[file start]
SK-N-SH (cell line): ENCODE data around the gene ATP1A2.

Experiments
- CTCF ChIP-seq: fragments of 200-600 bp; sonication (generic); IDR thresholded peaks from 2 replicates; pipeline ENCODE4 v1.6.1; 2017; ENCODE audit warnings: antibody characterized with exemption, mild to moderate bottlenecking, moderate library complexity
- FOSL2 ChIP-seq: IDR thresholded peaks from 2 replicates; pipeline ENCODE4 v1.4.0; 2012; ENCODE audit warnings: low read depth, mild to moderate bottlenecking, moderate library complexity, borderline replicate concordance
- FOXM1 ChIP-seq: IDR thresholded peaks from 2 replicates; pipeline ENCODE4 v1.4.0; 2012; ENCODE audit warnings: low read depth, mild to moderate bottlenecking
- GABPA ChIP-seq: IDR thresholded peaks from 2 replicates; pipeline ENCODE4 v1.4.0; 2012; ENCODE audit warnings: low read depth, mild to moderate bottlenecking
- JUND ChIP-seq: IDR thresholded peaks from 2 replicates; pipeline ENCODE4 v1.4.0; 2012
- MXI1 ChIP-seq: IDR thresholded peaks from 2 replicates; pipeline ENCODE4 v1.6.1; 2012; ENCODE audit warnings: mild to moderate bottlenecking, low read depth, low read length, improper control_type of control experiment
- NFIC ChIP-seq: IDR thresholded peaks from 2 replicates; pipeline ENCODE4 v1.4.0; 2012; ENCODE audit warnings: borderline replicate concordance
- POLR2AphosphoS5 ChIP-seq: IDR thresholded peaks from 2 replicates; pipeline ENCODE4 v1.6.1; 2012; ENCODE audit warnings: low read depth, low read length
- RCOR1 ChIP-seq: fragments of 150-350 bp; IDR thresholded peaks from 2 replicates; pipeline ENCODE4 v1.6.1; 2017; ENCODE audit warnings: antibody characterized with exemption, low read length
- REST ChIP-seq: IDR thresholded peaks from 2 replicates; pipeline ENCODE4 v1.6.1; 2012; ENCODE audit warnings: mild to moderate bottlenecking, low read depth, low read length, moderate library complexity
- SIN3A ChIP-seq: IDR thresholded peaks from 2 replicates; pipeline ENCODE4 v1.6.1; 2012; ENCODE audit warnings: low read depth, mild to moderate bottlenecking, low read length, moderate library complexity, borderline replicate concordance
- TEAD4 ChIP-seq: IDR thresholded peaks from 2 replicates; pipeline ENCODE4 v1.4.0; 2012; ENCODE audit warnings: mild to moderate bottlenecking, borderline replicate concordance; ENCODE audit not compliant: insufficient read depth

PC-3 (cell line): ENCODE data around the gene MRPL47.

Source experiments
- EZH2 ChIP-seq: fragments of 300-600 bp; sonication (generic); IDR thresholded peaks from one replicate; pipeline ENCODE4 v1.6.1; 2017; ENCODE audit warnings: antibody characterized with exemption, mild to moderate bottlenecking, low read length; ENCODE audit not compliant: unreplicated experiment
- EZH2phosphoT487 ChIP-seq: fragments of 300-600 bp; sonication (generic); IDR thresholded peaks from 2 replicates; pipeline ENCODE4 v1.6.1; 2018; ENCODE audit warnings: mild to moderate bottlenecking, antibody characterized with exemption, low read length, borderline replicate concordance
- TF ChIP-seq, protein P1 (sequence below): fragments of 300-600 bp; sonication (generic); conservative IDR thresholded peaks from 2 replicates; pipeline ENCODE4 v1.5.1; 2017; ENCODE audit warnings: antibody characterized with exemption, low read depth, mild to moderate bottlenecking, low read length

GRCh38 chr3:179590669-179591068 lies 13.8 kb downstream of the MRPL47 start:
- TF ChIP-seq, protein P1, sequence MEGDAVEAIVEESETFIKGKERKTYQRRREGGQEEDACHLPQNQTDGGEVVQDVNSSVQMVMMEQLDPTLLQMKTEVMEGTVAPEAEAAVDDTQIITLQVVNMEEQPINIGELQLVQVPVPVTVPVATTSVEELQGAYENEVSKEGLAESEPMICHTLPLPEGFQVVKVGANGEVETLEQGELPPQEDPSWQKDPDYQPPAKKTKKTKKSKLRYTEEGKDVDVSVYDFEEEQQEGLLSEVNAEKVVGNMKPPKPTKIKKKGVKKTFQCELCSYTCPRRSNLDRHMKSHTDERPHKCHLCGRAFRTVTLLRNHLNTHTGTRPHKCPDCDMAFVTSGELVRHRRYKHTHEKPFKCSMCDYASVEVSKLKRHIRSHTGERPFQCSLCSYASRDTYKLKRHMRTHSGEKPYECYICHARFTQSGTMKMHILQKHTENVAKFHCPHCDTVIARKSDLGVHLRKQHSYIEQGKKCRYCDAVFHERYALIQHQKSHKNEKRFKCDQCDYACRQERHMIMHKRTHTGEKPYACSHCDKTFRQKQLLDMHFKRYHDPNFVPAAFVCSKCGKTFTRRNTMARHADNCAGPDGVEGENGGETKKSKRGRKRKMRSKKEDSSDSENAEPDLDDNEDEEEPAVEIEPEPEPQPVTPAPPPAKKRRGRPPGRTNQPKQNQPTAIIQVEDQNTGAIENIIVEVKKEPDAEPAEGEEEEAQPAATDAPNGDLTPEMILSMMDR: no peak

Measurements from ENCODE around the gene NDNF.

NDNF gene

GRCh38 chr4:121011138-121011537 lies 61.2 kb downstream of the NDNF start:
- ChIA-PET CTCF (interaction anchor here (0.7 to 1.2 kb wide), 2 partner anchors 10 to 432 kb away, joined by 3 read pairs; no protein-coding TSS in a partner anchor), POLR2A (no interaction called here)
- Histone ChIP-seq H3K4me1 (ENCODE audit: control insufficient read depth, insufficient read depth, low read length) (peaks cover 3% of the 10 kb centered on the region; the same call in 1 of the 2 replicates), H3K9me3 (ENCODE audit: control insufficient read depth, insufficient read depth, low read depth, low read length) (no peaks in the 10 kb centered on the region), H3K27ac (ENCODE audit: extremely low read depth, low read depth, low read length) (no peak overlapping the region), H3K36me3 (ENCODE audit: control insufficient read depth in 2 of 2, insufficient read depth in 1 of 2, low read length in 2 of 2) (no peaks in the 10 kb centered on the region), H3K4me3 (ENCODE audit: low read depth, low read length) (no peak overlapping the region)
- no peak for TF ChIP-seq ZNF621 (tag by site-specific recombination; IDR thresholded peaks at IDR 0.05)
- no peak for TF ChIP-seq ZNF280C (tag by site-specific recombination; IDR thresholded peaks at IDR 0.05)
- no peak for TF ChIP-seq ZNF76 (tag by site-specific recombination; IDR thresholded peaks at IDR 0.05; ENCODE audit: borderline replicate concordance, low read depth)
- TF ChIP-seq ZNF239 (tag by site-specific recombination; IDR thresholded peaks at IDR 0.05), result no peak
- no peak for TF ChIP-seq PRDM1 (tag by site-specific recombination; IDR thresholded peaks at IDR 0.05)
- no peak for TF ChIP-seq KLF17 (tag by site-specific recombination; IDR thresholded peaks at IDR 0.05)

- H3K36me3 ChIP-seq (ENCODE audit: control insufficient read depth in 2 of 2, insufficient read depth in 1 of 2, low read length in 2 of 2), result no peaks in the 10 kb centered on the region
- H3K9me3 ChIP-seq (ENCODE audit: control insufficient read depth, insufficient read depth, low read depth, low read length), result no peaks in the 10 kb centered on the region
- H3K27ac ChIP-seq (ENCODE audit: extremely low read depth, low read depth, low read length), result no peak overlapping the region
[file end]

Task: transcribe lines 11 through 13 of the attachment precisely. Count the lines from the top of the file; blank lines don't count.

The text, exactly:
- RCOR1 ChIP-seq: fragments of 150-350 bp; IDR thresholded peaks from 2 replicates; pipeline ENCODE4 v1.6.1; 2017; ENCODE audit warnings: antibody characterized with exemption, low read length
- REST ChIP-seq: IDR thresholded peaks from 2 replicates; pipeline ENCODE4 v1.6.1; 2012; ENCODE audit warnings: mild to moderate bottlenecking, low read depth, low read length, moderate library complexity
- SIN3A ChIP-seq: IDR thresholded peaks from 2 replicates; pipeline ENCODE4 v1.6.1; 2012; ENCODE audit warnings: low read depth, mild to moderate bottlenecking, low read length, moderate library complexity, borderline replicate concordance